Thursday, August 24, 2023

The 100th Anniversary of the Central Marching Band

by Bryan Whitledge, adapted from a 2014 post by Casey Gamble

100 years ago, in September 1923, the students of the Central Normal College were hustling around in a frenzied attempt to register for classes (Central State Life, 9/25/1923, p. 2). The only peace to be had on campus was coming from the newly formed school band. It was the band’s duty to lighten the atmosphere and remind students that their first days in Mount Pleasant were the start of an exciting chapter of their lives. A century later, the CMU Marching band is still setting the tempo of the return to the Mt. Pleasant campus. The drum line’s infectious beats pulse through the air while the Leadership Safari participants explore their new campus. The blare of the trumpets in unison is the soundscape for students moving back into residence halls. And while friends meet up after three months of summer vacation, the Marching Chips are on the practice field and the tick-tick-tick of the metronome sets not only their cadence, but the cadence of all of those in earshot.

Group photo of the 20 or so marching band members in 1923
Central Marching Band, 1923

The first mention of a “school band” goes back to January of 1922, when the idea was “referred to [Central’s] Ways and Means Committee." It seems that they hoped to organize by that fall, but their plans didn’t come to pass until the next year. In the first issue of the Central Normal Life of the 1923-24 school year, the headline, “That Umpah Band an Assured Fact” triumphantly announced that Central would have a “real Normal band, instruments, uniforms, and even a drum major.” And that week, the band, which was organized by the Department of Music and lead by Mr. Powers (the man for whom Powers Hall – the old music building – is named), was lightening the mood around the Central campus with their music.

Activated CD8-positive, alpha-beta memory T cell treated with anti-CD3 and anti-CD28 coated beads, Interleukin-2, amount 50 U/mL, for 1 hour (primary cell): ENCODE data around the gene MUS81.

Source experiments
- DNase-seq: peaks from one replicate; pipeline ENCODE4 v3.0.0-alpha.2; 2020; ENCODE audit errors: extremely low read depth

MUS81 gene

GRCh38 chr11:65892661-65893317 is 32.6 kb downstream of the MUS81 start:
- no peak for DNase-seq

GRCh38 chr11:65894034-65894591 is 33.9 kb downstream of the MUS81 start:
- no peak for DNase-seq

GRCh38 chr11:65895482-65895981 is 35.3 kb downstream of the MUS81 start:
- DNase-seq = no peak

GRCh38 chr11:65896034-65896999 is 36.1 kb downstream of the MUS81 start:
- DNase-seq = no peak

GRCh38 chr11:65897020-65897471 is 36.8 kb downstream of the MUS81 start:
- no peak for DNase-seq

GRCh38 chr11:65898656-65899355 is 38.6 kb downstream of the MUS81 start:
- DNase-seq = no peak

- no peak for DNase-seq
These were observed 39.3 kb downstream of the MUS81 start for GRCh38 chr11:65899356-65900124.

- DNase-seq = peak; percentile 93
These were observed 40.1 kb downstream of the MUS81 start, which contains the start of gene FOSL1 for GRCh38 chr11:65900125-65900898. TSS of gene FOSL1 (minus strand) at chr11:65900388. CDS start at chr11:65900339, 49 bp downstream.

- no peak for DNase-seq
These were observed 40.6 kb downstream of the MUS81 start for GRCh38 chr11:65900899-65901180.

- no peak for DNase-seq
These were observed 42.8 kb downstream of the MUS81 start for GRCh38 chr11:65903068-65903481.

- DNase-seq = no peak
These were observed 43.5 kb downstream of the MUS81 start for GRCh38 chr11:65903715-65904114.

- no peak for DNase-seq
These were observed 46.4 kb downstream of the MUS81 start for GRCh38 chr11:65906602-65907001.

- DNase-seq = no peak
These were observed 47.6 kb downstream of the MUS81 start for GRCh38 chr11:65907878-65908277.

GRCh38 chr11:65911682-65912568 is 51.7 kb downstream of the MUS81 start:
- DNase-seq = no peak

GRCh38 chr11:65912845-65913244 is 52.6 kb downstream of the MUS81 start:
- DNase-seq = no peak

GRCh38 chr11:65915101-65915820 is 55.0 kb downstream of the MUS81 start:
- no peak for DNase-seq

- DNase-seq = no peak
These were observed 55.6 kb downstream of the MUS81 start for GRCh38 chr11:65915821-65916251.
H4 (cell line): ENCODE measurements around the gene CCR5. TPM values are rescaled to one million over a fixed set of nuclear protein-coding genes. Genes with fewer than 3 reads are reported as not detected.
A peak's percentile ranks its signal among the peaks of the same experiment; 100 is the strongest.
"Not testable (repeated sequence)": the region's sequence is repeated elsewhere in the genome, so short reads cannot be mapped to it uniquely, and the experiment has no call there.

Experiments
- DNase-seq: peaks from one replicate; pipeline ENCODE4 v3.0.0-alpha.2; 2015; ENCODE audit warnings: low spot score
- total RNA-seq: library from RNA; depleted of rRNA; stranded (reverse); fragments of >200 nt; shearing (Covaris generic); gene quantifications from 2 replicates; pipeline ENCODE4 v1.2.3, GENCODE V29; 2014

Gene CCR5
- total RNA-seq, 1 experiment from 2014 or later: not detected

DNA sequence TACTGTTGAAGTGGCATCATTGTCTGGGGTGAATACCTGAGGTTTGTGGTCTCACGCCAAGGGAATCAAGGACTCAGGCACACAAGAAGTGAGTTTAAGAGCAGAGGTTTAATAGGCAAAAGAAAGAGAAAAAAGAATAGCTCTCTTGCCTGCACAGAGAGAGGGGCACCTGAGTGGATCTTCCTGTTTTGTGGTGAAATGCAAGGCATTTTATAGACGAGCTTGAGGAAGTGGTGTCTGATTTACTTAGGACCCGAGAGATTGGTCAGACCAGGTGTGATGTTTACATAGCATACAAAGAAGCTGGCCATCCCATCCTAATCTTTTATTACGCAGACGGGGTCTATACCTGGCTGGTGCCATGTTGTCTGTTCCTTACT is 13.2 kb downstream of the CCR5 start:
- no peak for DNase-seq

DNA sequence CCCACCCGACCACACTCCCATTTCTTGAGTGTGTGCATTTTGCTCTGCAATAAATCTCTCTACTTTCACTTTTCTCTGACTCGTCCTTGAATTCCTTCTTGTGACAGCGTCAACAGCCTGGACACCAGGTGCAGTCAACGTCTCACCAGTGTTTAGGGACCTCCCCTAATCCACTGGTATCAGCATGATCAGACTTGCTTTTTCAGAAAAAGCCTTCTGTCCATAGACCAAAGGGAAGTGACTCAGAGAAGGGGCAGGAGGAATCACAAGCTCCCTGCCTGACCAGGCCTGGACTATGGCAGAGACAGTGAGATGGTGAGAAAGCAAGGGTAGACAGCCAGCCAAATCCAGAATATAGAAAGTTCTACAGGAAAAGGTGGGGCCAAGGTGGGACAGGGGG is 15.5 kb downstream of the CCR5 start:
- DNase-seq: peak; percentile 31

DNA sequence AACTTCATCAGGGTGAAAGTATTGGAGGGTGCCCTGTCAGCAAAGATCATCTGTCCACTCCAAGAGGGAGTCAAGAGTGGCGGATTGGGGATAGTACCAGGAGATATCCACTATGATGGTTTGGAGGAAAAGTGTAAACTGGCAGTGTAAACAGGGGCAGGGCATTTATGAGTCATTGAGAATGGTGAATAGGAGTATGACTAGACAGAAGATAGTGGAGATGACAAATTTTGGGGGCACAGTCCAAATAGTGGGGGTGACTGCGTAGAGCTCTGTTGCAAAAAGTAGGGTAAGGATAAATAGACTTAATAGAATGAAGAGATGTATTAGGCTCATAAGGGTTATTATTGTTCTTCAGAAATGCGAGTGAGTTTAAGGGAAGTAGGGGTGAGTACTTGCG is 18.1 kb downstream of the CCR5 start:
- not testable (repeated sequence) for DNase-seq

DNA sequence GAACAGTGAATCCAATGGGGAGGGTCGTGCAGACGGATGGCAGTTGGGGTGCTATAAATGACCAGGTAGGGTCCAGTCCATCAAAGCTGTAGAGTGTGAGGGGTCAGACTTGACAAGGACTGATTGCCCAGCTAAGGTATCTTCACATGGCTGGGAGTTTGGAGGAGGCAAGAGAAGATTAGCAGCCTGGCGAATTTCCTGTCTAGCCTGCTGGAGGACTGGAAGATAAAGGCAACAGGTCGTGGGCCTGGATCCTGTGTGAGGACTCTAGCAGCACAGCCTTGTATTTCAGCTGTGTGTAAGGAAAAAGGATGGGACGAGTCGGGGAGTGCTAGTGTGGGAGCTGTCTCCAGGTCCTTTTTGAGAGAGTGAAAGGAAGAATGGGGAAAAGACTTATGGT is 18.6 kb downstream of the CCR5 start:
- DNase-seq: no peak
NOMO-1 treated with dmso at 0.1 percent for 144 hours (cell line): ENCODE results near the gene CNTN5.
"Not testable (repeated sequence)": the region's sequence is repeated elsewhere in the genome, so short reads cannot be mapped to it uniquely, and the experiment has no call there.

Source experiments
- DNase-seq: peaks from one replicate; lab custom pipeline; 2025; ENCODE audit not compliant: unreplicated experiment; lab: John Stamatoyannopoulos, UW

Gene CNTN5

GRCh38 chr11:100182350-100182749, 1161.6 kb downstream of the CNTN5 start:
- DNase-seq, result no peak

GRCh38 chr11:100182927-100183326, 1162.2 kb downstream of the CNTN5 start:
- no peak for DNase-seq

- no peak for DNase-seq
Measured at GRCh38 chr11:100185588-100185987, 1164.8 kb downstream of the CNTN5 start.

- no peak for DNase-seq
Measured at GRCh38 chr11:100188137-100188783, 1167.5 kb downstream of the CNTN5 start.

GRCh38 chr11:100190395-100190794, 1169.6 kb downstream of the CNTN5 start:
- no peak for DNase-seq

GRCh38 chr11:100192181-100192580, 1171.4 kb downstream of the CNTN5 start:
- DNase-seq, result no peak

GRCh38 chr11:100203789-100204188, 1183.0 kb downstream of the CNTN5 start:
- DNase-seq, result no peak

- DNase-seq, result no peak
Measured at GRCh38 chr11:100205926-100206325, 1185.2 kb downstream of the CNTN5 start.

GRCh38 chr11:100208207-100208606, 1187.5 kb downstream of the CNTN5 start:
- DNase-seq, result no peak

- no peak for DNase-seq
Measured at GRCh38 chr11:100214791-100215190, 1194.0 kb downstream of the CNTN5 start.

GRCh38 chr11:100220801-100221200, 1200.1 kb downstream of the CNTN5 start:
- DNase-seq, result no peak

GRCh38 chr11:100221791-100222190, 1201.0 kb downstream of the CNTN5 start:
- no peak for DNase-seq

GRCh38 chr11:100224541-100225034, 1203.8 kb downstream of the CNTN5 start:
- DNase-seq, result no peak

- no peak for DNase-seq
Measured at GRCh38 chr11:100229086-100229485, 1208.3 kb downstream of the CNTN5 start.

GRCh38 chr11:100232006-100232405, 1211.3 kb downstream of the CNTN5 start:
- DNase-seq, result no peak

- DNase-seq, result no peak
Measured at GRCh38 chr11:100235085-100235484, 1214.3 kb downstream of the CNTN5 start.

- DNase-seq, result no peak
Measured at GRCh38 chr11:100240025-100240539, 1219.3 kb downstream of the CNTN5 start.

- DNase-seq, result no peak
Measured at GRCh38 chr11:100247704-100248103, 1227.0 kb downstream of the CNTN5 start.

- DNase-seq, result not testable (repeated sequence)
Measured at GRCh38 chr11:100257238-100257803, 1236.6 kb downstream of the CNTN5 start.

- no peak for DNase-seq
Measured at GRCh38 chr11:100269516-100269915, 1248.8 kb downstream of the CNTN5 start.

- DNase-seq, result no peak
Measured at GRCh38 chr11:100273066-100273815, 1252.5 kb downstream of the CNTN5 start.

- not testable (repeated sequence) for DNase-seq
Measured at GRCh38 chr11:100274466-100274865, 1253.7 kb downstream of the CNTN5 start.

By November of 1923, the band had new uniforms and were ready to be a formidable 12th man for the football team when Central squared off against Alma College down in Alma later that month: “The new maroon and gold uniforms … are to be donned on that occasion, and a formal army of musicians will appear upon the Presbyterian battlefield* in the colored garb of war.”

CMU MArching band at the end of the football field, circa 1980s
CMU Marching Band, circa 1980

100 years later, the Marching Chips are still the loudest supporters of Central’s football players when they take the field. And getting to gameday involves quite a bit of practice and hard work. During band week, which happens right before the start of classes, the band members are on the practice field all day, every day, whether in the blazing heat or the pouring rain. Throughout campus, the Marching Chips break into sections that work on the songs and routines that will be on display for thousands of fans throughout the fall. All of the musicians put in hours of work to learn the songs for football halftime shows in addition to the dozens of pregame tunes, stand times, and of course, the CMU Fight Song.

Marching Chips in a line with drum major running, in 2014
Marching Chips, 2014